The Switzerland County Public Library was legally formed in 1915, after the state library law was passed, and it has its roots in many of the local literary societies which donated the first books, including the Methodist Church Lyceum, the Vevay Literary Society, the Julia L. Dumont Club, and the Working Men’s Institute.
The first library was located on the south side of Main Street, in a building owned by Mrs. Abner Dufour. She rented the facility to the library for $7 per month, partially furnished. The ladies of the library board were expected to be responsible for cleaning and decorating their new library. In 1917, the library board asked the county commissioners to make the library open and free to all taxpaying citizens of Switzerland County, making it the first countywide library system in the state of Indiana.
On November 13, 1917, the library received a letter from the Carnegie Corporation, informing them that the town of Vevay and Switzerland County would receive a sum of $12,500 for a new library building. A vacant lot on Ferry Street was purchased from Mrs. A .P. Dufour for $1000, and a contract to build the library was given to the Dunlap Company for $10,975. The new library building was completed and opened to the public on January 27, 1919. This was the last Carnegie library built in Indiana, and one of the last in the United States. Dr. L. H. Bear was the first person to obtain a library card, and Will H. Stevens was the first person to check out a book.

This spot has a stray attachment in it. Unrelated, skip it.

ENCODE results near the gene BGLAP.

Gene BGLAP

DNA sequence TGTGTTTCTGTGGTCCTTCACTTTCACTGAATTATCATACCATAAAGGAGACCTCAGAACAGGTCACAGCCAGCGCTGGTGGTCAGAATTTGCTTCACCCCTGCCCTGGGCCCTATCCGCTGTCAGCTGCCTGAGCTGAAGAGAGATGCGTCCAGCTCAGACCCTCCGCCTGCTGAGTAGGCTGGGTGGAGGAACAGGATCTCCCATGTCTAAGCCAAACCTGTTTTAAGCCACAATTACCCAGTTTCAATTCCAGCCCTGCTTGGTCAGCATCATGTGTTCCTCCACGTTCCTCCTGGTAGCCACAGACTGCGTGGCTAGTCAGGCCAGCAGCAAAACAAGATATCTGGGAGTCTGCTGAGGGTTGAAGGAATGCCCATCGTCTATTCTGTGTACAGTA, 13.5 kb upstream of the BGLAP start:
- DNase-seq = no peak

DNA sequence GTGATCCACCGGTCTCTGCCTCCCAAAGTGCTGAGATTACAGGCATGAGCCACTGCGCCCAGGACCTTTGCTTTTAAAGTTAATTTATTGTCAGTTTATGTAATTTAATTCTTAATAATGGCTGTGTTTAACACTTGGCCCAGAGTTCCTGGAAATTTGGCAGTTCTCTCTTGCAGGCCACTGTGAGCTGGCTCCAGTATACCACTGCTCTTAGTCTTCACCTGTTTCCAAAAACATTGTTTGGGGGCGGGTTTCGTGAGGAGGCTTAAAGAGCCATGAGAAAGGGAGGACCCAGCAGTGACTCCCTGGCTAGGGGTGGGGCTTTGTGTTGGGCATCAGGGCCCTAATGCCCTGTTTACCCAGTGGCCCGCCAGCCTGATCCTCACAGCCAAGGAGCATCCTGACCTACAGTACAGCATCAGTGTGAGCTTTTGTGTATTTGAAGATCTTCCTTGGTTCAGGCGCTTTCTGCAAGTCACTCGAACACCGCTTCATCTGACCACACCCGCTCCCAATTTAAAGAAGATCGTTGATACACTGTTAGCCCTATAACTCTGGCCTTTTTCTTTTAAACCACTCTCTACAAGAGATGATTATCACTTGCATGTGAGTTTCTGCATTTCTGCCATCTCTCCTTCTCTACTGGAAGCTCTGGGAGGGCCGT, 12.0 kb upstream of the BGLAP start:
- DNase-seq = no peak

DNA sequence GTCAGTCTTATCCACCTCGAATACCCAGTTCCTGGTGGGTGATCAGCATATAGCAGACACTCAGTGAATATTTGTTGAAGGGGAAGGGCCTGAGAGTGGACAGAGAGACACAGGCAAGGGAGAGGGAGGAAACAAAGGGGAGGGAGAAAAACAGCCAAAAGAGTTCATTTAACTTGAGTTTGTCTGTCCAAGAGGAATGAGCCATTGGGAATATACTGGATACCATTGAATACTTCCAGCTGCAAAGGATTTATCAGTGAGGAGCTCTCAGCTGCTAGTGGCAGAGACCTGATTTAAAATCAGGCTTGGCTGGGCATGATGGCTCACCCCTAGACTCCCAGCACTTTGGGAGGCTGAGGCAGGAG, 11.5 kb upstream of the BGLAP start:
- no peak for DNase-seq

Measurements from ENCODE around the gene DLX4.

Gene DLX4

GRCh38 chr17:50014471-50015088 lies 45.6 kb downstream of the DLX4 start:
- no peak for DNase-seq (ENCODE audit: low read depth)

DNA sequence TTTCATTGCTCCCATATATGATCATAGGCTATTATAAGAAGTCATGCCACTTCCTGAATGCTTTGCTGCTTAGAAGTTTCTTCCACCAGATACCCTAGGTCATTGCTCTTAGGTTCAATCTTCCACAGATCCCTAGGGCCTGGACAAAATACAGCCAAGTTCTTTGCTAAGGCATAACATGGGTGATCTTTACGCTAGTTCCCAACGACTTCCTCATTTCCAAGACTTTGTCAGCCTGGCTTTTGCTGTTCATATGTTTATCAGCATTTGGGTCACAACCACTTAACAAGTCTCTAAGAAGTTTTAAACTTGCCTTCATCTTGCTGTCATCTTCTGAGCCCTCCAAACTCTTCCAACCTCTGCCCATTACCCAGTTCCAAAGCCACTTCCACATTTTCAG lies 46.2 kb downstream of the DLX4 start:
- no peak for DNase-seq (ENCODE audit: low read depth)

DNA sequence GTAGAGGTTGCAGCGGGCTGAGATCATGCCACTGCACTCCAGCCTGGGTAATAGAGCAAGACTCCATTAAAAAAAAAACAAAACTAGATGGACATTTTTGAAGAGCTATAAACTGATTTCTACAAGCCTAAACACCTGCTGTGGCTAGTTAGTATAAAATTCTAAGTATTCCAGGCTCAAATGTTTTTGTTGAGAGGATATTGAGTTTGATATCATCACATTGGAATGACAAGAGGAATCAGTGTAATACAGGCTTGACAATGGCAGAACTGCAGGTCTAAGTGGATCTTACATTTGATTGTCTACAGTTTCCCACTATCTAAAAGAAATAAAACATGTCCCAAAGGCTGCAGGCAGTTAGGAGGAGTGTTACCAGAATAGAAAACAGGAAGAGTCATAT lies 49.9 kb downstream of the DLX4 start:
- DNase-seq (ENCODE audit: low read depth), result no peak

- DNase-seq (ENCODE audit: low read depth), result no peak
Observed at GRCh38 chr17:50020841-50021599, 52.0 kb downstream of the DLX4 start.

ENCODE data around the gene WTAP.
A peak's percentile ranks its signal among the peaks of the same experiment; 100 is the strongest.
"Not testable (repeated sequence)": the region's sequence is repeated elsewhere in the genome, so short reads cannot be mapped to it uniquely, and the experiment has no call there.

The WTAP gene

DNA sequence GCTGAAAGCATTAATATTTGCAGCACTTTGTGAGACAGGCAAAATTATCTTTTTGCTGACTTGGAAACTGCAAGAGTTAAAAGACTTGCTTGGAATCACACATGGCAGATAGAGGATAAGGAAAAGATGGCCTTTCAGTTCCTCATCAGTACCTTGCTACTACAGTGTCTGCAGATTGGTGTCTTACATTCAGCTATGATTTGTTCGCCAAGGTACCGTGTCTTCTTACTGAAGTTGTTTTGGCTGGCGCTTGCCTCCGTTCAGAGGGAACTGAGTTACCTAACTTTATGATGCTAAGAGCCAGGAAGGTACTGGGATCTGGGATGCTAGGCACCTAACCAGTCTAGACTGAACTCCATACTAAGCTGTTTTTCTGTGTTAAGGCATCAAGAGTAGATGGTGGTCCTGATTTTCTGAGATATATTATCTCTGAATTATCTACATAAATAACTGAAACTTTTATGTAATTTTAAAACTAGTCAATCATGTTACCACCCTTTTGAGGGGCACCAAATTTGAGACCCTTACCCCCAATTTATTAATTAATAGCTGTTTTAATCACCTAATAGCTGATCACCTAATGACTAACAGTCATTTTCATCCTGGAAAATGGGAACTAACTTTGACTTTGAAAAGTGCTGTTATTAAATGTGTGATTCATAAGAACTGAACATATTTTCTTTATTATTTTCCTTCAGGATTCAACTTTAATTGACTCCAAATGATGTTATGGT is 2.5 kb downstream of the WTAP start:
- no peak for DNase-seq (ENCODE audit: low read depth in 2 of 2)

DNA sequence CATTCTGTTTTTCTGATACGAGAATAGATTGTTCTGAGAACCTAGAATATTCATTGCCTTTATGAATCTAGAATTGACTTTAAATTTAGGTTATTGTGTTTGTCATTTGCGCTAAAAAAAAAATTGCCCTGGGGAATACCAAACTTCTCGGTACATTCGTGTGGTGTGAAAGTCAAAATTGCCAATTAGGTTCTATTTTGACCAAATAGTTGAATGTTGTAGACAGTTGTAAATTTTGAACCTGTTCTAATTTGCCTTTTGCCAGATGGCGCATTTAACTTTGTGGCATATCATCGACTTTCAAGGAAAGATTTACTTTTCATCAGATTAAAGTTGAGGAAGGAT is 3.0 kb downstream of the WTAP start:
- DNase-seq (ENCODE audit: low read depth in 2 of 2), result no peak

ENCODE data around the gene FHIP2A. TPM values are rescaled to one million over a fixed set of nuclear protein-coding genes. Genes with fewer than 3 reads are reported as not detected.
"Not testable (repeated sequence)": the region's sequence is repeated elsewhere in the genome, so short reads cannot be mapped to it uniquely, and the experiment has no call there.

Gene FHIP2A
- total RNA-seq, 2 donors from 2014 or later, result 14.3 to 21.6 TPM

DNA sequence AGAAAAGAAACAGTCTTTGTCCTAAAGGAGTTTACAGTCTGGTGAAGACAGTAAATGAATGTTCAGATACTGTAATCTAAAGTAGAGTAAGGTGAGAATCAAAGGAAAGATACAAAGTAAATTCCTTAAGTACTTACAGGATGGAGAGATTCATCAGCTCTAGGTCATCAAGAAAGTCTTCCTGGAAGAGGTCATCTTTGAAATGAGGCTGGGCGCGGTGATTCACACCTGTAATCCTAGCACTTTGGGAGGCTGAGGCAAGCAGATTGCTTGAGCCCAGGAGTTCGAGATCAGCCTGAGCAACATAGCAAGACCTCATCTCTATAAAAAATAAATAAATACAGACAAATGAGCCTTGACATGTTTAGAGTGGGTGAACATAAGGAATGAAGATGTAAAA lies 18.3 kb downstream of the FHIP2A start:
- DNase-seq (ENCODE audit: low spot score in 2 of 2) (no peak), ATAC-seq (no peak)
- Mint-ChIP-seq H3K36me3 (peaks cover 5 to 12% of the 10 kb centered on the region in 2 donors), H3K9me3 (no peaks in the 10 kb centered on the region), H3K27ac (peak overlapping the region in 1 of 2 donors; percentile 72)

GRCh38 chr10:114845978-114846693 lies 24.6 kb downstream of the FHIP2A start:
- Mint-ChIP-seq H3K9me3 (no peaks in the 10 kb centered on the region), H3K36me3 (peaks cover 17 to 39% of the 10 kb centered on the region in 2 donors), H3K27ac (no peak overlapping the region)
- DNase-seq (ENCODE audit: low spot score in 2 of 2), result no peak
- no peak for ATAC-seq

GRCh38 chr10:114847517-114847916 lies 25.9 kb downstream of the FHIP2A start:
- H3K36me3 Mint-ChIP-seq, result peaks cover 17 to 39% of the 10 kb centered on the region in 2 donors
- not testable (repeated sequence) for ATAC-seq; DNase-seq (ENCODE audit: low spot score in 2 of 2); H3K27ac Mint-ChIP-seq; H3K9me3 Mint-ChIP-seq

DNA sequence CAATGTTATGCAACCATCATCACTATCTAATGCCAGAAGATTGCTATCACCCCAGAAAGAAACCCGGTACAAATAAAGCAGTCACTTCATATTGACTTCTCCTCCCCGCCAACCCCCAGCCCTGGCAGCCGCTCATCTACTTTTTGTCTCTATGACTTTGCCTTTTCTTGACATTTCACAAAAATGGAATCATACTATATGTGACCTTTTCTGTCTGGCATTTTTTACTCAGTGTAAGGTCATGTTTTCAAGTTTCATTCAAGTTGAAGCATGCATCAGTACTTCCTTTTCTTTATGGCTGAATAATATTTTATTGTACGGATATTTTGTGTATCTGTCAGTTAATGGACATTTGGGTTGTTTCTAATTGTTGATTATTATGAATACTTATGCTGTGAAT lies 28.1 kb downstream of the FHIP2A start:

In 1991, the library and the Town of Vevay exchanged deeds, and in 1992, the former Carnegie library became the Town Hall and police station, and the new library opened across the street, in the former Market Square Park, at a cost of approximately $492,000. The money for the new building was granted by the Vevay/Switzerland foundation.